As it turns out, my husband was actually say ‘buffet’ to rhyme with ‘muffet’ because he assumed that is how English speakers say it. As it turns out, Germans actually pronounce ‘buffet’ like English speakers pronounce ‘buffet,’ with the silent ‘t’. He knew this. I did not. I was labouring under the precise opposite impression. Cut to us sitting up at the table with his mother, and me talking about buffets, for whatever reason, and her gently saying, ‘it’s pronounced ‘boo-fay’.’ An almost pitiful pause, as if she had been waiting to break this to me for years. ‘It’s French.’
I was so very confident that she was, in this instance, wrong, that in a foolhardy act, I stood my ground. ‘I know it’s French,’ I said, ‘but Germans say buffet with the ‘t’ sound.’ I turned to my husband for his confirmation. People get things wrong in their native tongue all the time. This was clearly one of those occasions. To my terrific surprise, he shook his head and supported his mother.
I looked at him for a long time, processing a key element of our marriage. ‘You mean this whole time that I have been saying buffet to the Germans, as in ‘the wind is buffeting my hair’, I have been flat out wrong and you never said anything?’
I don’t quite remember his response, but let’s say it was an easy-going shrug. As if it weren’t a big deal. As if having his mother explain to me, gently, as if I were a complete idiot, that the word buffet is French.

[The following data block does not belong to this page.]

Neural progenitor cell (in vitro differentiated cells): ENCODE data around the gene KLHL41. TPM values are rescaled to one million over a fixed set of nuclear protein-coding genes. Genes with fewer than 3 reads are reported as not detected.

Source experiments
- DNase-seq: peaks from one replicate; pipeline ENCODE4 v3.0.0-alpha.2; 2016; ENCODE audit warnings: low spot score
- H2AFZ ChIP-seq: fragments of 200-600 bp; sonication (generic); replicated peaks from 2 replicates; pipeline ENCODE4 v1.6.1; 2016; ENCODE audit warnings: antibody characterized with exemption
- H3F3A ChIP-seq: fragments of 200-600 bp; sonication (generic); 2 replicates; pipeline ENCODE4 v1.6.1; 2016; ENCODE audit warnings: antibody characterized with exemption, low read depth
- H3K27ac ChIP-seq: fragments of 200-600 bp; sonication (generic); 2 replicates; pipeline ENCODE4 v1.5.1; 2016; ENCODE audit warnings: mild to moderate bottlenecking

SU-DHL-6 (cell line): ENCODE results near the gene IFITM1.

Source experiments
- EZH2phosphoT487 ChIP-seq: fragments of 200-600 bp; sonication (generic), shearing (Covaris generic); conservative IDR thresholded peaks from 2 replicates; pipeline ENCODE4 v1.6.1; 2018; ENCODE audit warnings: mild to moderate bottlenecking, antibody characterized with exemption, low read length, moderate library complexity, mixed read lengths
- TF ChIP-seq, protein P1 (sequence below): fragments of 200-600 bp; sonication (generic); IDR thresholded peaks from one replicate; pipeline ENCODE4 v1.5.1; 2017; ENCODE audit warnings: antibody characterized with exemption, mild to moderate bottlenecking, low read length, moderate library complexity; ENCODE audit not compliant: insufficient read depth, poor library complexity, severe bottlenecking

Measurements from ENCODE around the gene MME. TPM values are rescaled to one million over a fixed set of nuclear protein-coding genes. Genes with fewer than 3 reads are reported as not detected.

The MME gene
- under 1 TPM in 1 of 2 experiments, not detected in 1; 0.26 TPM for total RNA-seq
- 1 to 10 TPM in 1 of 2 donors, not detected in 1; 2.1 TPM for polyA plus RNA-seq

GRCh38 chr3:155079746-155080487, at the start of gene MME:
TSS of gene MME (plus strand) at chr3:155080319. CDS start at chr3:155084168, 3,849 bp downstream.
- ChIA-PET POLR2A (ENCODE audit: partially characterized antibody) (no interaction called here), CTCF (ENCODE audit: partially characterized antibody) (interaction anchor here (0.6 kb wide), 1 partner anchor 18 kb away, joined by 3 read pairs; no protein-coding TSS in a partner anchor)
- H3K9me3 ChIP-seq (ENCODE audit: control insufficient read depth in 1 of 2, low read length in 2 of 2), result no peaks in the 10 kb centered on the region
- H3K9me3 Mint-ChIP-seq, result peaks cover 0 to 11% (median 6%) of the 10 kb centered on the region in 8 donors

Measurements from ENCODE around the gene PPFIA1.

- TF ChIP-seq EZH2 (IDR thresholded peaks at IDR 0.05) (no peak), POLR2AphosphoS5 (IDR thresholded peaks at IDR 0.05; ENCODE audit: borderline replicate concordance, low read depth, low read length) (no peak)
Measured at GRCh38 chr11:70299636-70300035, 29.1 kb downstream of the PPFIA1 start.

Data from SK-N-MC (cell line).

‘Why do you say buffet?’ I demanded.
‘Because you say buffet.’
‘No I don’t, you say buffet. I say ‘buff-ay, because it’s French and it has a silent ‘t’.’ I turned to my Mother-in-Law. ‘Like ball-ay. But Germans don’t say ball-ay, do they, they say ‘ballet’.’
It is a most frustrating thing, when one is learning a language, to feel like you have a grasp on a general rule or at least a key brick in the haphazardly built wall of your ongoing linguistic education, to be confident in at least one aspect of the entire ride, and then to discover you have been wrong this entire time. Learning a language is, in itself, an exercise in almost pure frustration, one which makes you look like an utter idiot and sound like a three-year-old every second time you open your mouth. One is constantly retraining one’s brain to allow for the other language’s odd customs to zoom down neural pathways that lost their flexibility a long time ago. To learn that, for once, German and English shared a pronunciation, that I needlessly trained ‘buffet’ with a ‘t’ so it could zoom down a neural pathway – it very nearly brought my entire German journey crashing down. It absolutely rocked my marriage.
Not one to waste any training, I have continued to say ‘buffet’ with a ‘t’ to my husband, because I tend to feel that if you work so hard to allow something to come to life, even an erroneous pronunciation, then live on it shall. Besides, ‘buffet’ with a ‘t’ is a truly more satisfying word than when said with a withering end. There is a robustness to it, that suits the entire meaning; buffets with Germans are not a time to wither. They are a time to stand strong and endure being buffeted by elbows and the rims of fellow diners pressing their plates into your back as you hover uncertainly over the cold-cuts plate.
And so buffet it never really was, but buffet it shall stay.